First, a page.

Isaac Lee, president of news for Spanish-language television network Univision, spoke at UC Berkeley’s Graduate School of Journalism Wednesday evening in front of a small audience of faculty, students and professional journalists.
In a conversation with Lowell Bergman, a professor with the school’s Investigative Reporting Project, Lee discussed Univision’s unparalleled influence in the Spanish-language television market and how to balance good journalism with community advocacy. Lee also mentioned the network’s 2011 dispute with Sen. Marco Rubio, R-Florida, and plans for Univision’s new English-language network, Fusion.
Born in Colombia, Lee is the son of Jewish immigrants who settled in Bogota. His upbringing, Lee said, gives him an understanding of the experience of second- and third-generation Hispanic Americans.
Only 42, Lee has already had a long career in print and television journalism. In 1997, he was appointed editor in chief of Colombia’s prestigious magazine, Semana, at the age of 26. He was announced president of Univision’s news department in 2010.
As president, Lee will oversee Univision’s involvement in the production of news content for Fusion, a new English-language “lifestyle and news” network. The program, a joint venture with ABC, will seek to serve English-speaking Hispanic Americans.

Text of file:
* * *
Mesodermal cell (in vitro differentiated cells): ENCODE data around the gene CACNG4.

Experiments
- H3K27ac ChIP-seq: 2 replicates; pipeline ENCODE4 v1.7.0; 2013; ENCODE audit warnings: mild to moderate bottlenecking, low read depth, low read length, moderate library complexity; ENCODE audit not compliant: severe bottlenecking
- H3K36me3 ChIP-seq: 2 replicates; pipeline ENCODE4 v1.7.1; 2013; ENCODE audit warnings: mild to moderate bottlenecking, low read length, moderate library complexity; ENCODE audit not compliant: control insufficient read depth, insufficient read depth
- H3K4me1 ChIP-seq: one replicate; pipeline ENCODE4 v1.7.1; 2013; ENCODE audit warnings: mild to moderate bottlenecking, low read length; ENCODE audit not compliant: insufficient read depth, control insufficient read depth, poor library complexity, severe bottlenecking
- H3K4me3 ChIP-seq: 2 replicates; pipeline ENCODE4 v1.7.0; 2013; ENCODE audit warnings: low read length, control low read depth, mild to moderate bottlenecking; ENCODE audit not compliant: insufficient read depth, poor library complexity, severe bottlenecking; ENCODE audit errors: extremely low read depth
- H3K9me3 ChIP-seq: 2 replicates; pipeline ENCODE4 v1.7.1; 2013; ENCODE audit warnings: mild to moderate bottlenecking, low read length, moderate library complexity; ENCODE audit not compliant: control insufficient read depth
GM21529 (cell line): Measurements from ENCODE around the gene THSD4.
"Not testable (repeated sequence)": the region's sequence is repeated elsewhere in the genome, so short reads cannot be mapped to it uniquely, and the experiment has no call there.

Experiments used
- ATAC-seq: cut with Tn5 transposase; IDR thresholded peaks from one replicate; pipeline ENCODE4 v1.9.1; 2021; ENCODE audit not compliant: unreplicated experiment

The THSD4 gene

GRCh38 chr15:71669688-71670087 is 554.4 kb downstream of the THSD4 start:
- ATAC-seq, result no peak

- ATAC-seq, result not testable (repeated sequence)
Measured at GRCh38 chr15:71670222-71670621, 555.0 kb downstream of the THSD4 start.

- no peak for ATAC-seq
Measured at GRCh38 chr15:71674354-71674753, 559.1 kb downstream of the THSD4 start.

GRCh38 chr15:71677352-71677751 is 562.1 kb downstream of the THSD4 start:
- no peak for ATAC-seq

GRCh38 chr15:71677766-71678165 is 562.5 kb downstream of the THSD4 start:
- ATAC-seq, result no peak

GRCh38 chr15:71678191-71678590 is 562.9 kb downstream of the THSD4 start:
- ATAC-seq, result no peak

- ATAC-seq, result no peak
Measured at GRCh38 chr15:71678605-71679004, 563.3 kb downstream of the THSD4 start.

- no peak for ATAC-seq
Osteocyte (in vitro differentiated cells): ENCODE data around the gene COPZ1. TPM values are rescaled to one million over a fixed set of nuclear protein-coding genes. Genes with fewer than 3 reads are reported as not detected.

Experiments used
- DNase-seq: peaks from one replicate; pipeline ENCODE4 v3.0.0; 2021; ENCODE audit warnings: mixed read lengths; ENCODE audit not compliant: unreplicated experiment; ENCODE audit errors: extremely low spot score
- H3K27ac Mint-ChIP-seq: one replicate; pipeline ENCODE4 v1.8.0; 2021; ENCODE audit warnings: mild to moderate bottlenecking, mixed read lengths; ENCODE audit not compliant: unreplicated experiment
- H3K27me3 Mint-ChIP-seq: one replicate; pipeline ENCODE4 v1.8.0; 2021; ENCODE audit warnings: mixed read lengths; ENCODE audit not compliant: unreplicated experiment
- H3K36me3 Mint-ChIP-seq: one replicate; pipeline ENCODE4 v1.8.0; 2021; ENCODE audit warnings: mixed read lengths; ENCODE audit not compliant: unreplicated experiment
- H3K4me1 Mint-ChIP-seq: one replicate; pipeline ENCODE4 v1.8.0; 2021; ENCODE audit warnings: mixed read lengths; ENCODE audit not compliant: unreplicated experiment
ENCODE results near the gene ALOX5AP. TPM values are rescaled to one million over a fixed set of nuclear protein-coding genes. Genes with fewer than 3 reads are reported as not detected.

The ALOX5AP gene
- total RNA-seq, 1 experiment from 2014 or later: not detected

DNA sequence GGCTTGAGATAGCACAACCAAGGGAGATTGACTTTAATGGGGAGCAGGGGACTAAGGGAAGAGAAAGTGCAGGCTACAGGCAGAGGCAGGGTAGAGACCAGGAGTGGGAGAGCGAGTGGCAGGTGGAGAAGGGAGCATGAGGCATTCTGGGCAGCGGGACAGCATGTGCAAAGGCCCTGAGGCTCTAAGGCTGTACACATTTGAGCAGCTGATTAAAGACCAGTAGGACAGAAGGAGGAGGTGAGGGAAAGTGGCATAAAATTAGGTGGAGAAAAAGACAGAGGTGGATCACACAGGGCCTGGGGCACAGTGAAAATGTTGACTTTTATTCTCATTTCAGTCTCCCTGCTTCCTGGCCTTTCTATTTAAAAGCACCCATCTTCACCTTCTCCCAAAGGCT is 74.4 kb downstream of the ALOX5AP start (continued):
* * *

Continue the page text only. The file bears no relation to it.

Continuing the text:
Questions from Bergman and the audience, however, returned repeatedly to the remarkable trust between Univision and its viewers.
Lee said he believes that his network has a clear responsibility to the Hispanic community and an obligation to uphold the public’s trust.
This sense of the public trust drove Univision’s decision to investigate the Rubio family’s background, Lee said. In 2011, a Univision reporter investigated the 1987 arrest and subsequent conviction of Rubio’s brother-in-law as part of a profile on the senator.
“You don’t decide to pick a fight or go after someone,” Lee said. “It always starts with a great investigative journalist finding a fact that catches his attention and pulls the string … When there were letters asking us to kill the story, (the story) became a must.”
Rubio’s staff later charged that Univision had offered to kill the story in exchange for on-air appearances by Rubio, though an analysis in the Columbia Journalism Review concluded that the accusations made by Rubio’s staff were unlikely.
Lee said that Univision believes in the “chronicle of the ascent” of the Hispanic community in the United States but emphasized that objective coverage does not preclude advocacy for the interests of the Hispanic community.
“Neutrality can only be on the side of the oppressor, not the oppressed,” Lee said, paraphrasing Elie Wiesel. “There are points in time when you need to know very clearly what is right and what is wrong … To be neutral is not safe, and history will not judge you well.”
Gautham Thomas covers city government. Contact him at [email protected].